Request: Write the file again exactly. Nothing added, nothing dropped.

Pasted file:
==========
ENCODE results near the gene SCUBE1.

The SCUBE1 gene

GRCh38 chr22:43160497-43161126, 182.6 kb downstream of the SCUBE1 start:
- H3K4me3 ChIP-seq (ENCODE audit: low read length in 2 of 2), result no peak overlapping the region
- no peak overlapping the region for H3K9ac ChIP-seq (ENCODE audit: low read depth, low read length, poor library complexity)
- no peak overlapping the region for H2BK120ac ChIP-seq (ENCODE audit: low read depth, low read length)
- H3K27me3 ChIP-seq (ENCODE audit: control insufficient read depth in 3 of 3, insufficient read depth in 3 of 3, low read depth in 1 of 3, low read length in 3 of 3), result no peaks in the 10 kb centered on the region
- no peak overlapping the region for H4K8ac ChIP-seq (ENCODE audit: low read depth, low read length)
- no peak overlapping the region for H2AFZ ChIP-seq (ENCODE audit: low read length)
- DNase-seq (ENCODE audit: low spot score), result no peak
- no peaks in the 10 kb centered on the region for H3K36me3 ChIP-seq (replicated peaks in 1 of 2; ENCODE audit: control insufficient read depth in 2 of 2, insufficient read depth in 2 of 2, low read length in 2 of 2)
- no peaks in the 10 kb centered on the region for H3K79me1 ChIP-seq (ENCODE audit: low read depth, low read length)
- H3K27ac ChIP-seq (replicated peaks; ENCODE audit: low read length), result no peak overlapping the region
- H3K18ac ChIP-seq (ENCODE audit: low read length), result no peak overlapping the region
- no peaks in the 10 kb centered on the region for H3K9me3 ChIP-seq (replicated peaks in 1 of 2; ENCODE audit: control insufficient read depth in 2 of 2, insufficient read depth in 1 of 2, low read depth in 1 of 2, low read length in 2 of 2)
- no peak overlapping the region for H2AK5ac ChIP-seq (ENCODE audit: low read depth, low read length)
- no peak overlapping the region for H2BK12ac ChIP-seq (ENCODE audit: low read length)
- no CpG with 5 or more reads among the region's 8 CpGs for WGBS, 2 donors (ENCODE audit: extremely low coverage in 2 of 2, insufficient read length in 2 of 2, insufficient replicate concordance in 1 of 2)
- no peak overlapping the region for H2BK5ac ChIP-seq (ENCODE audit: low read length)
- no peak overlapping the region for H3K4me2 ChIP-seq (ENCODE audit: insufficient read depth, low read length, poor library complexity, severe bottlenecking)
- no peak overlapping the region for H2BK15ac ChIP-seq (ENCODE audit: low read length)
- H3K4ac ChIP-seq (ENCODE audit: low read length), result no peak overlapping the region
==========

ENCODE results near the gene SCUBE1.

The SCUBE1 gene

GRCh38 chr22:43160497-43161126, 182.6 kb downstream of the SCUBE1 start:
- H3K4me3 ChIP-seq (ENCODE audit: low read length in 2 of 2), result no peak overlapping the region
- no peak overlapping the region for H3K9ac ChIP-seq (ENCODE audit: low read depth, low read length, poor library complexity)
- no peak overlapping the region for H2BK120ac ChIP-seq (ENCODE audit: low read depth, low read length)
- H3K27me3 ChIP-seq (ENCODE audit: control insufficient read depth in 3 of 3, insufficient read depth in 3 of 3, low read depth in 1 of 3, low read length in 3 of 3), result no peaks in the 10 kb centered on the region
- no peak overlapping the region for H4K8ac ChIP-seq (ENCODE audit: low read depth, low read length)
- no peak overlapping the region for H2AFZ ChIP-seq (ENCODE audit: low read length)
- DNase-seq (ENCODE audit: low spot score), result no peak
- no peaks in the 10 kb centered on the region for H3K36me3 ChIP-seq (replicated peaks in 1 of 2; ENCODE audit: control insufficient read depth in 2 of 2, insufficient read depth in 2 of 2, low read length in 2 of 2)
- no peaks in the 10 kb centered on the region for H3K79me1 ChIP-seq (ENCODE audit: low read depth, low read length)
- H3K27ac ChIP-seq (replicated peaks; ENCODE audit: low read length), result no peak overlapping the region
- H3K18ac ChIP-seq (ENCODE audit: low read length), result no peak overlapping the region
- no peaks in the 10 kb centered on the region for H3K9me3 ChIP-seq (replicated peaks in 1 of 2; ENCODE audit: control insufficient read depth in 2 of 2, insufficient read depth in 1 of 2, low read depth in 1 of 2, low read length in 2 of 2)
- no peak overlapping the region for H2AK5ac ChIP-seq (ENCODE audit: low read depth, low read length)
- no peak overlapping the region for H2BK12ac ChIP-seq (ENCODE audit: low read length)
- no CpG with 5 or more reads among the region's 8 CpGs for WGBS, 2 donors (ENCODE audit: extremely low coverage in 2 of 2, insufficient read length in 2 of 2, insufficient replicate concordance in 1 of 2)
- no peak overlapping the region for H2BK5ac ChIP-seq (ENCODE audit: low read length)
- no peak overlapping the region for H3K4me2 ChIP-seq (ENCODE audit: insufficient read depth, low read length, poor library complexity, severe bottlenecking)
- no peak overlapping the region for H2BK15ac ChIP-seq (ENCODE audit: low read length)
- H3K4ac ChIP-seq (ENCODE audit: low read length), result no peak overlapping the region